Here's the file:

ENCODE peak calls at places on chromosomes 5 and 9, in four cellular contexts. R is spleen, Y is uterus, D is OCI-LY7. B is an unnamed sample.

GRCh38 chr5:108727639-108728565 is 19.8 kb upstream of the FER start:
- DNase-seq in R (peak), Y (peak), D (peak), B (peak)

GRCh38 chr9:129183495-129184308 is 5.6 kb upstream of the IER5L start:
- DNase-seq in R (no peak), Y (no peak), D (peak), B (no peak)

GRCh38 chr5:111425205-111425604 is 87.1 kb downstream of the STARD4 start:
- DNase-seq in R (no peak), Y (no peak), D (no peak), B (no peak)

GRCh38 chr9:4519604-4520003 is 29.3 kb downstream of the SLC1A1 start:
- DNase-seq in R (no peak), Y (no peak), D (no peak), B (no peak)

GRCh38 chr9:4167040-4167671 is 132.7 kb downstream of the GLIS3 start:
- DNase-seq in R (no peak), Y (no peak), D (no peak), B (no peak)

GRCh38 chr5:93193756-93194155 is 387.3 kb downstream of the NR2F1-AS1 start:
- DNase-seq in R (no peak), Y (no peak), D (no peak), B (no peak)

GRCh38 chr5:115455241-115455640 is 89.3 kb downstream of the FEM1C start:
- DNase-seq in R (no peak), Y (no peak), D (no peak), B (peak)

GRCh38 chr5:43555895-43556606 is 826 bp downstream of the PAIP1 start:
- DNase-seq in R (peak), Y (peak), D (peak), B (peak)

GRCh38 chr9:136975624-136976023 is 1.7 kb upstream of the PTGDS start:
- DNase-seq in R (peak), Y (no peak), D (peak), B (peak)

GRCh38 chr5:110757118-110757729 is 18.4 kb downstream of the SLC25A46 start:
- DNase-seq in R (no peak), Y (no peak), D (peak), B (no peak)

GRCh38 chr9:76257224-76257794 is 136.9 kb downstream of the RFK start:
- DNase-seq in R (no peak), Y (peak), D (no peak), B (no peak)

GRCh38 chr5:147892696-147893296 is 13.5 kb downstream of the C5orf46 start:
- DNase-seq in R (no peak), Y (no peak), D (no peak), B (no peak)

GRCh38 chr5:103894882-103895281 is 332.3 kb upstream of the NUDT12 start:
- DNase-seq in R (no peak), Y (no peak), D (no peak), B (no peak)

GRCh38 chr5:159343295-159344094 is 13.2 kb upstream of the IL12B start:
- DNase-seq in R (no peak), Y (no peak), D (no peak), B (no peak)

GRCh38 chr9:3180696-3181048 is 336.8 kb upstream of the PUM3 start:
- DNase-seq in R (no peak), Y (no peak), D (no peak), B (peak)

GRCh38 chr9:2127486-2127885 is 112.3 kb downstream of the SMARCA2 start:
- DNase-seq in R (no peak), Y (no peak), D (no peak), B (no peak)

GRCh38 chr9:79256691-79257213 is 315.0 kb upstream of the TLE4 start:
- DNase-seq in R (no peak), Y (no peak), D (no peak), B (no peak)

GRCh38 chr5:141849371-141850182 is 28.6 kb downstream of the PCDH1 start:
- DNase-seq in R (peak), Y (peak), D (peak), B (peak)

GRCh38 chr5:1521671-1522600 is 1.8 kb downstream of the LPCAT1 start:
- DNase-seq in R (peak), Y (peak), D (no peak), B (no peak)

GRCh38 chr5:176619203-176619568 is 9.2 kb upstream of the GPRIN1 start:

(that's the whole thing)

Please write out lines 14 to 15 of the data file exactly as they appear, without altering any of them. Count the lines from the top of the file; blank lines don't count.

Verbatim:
GRCh38 chr5:115455241-115455640 is 89.3 kb downstream of the FEM1C start:
- DNase-seq in R (no peak), Y (no peak), D (no peak), B (peak)